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Would You Want Hello Kitty On Your Car--Forever?


Smart Fortwo Hello Kitty

Smart Fortwo Hello Kitty



The tribal tattoos and tramp stamps that were no-brainer decisions in college proved just that for some bearers in the years since.  Will mass personalization on new cars leave fewer scars of regret?  Could it hurt resale value?  Some Toyota owners may find out.

As explained on Boston.com, the automaker has developed an advanced metal-stamping technique capable of producing sharper lines in body panels.  An upcoming limited-edition of the iQ (known in North America as the 2012 Scion iQ) will mark the debut of the process.  

Journalists allowed rare access (though sadly, no photography) in this section of the Motomachi factory in Japan were shown samples of doors, demonstrating the minute detailing made possible by this process.

They were “stamped with Toyota President Akio Toyoda’s autograph, as well as cartoon creatures,” the article reports.  Made-to-order paintwork and panel stampings are future options the manufacturer wants to offer consumers, though it stopped short of confirming when you could have Hello Kitty on your Camry.

Bespoke appointment isn’t a new concept.  Bentley and Rolls-Royce have famously offered it to their clientele for decades.  Custom bodywork predates that even further.  Personalized stamping on panels is altogether different.  And if you think Toyota has bigger fish to fry at the moment, Toyoda himself would agree.

After 2008’s extensive recalls, 2011’s Japanese earthquake disrupting production and years of tightened competition, Toyota’s president is personally involved in efforts to right the ship.

Rebuilding its reputation for quality is a given, but the company also aims for more distinctive design while improving efficiency and flexibility on the assembly line.  That way, when regulations change or demand varies, the factory can respond in less time.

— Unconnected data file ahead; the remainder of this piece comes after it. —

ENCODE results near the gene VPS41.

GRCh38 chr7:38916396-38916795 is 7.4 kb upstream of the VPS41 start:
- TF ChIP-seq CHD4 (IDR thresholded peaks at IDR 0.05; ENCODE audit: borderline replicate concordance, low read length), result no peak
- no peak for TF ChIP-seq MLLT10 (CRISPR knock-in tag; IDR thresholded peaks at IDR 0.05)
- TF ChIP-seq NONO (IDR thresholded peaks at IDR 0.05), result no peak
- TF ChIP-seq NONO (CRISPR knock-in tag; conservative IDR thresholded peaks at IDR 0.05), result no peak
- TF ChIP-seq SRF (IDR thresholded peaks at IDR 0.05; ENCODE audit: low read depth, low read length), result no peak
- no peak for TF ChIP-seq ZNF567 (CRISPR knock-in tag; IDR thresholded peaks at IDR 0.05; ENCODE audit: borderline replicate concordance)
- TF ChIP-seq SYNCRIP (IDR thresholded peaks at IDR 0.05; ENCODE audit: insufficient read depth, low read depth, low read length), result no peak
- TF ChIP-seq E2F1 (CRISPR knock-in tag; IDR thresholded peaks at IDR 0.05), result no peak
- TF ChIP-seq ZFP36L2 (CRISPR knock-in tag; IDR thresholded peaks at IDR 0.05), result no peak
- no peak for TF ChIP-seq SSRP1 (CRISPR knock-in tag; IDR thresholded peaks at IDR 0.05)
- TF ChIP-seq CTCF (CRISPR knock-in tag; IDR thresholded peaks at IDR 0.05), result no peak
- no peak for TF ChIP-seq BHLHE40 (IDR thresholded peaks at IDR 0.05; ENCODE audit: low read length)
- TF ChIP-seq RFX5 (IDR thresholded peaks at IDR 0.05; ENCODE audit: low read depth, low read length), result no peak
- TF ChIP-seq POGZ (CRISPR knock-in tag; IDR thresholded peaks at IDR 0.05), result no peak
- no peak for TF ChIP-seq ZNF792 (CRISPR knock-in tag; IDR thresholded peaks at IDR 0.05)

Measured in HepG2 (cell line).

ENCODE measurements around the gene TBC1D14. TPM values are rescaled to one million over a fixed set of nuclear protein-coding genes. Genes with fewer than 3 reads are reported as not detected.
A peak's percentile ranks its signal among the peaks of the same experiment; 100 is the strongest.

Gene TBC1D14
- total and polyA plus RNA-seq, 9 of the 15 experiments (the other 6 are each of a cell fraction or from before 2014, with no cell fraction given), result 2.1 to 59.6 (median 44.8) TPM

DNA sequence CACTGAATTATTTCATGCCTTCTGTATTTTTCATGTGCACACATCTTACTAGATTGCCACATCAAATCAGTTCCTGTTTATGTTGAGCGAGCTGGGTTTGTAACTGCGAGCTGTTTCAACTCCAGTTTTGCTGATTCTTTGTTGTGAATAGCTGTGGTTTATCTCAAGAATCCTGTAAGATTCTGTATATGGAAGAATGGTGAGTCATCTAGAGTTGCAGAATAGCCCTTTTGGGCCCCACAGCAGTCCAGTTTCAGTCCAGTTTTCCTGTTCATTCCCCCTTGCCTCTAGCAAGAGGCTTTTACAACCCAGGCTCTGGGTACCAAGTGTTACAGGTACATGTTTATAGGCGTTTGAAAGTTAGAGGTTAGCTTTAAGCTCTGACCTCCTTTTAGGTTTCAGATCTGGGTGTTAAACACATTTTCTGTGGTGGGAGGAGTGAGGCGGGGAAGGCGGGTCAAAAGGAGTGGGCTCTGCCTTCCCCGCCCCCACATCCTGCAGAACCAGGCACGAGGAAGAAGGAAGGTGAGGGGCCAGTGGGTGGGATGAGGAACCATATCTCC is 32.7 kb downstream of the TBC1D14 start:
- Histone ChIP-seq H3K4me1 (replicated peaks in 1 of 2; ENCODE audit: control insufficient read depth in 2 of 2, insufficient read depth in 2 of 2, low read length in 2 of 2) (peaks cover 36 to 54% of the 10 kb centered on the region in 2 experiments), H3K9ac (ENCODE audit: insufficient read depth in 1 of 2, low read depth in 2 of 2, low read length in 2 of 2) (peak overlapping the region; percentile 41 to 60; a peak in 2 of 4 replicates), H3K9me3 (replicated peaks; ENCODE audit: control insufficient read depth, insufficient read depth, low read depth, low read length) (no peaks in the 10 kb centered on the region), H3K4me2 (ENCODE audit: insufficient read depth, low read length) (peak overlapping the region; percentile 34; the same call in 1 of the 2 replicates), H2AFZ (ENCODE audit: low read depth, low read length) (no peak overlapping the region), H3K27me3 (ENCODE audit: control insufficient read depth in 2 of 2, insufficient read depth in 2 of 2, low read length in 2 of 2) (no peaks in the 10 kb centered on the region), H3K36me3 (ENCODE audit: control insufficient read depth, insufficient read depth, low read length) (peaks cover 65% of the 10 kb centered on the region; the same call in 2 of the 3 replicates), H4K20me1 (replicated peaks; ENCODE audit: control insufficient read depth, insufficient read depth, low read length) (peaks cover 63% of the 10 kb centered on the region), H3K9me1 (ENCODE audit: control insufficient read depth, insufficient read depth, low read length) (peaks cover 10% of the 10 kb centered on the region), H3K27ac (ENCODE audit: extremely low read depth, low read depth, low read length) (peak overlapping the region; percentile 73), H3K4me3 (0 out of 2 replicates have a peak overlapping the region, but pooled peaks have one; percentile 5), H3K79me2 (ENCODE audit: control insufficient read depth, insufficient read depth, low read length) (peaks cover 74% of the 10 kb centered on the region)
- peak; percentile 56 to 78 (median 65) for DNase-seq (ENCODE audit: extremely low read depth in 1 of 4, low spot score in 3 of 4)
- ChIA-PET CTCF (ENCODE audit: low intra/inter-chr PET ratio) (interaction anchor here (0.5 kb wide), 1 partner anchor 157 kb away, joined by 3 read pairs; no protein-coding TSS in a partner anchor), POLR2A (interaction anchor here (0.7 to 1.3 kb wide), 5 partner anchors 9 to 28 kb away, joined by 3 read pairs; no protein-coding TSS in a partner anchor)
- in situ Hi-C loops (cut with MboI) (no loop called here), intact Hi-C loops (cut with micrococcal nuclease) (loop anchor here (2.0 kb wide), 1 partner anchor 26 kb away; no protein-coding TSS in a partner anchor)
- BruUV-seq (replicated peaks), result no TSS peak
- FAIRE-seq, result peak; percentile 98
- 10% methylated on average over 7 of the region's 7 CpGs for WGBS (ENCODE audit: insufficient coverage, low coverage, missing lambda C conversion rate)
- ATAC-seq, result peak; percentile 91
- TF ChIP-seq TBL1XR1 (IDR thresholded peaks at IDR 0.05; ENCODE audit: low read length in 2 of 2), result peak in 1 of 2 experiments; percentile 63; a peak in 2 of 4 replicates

Toyota showing how intricate body panels can be stamped could be more an example of what’s possible than what’s to come.  But since the automaker hasn’t taken the custom-order idea off the table, you can still hope to spec a really boss flame job and the raised contours of Pikachu on your Prius.

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Comments (3)
  1. Interesting concept. Unless these stamps are easy (inexpensive) to remove, I think custom/individual personalization would ultimately lower the resale value of the vehicle. Imagine that the only way you could remove a tattoo would be to transfer it to someone else. However, I do think there is a market for this in, say, designer editions of cars. I could easily see a fashion or home designer's signature tastefully stamped on a body panel. And with celebrities coming out with their own lines of just about everything, it seems like a good fit there.
     
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  2. Unless it's tastefully done and/or exactly what the used-car buyer wants, I agree a one-off custom order could ding resale value. And if it's wrecked, it could be an expensive proposition to replace that panel. I do like how Toyota plans to use the process for sharper designs, though.
     
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  3. If I was a Kitty Lover yes. But since I'm not count me out.
     
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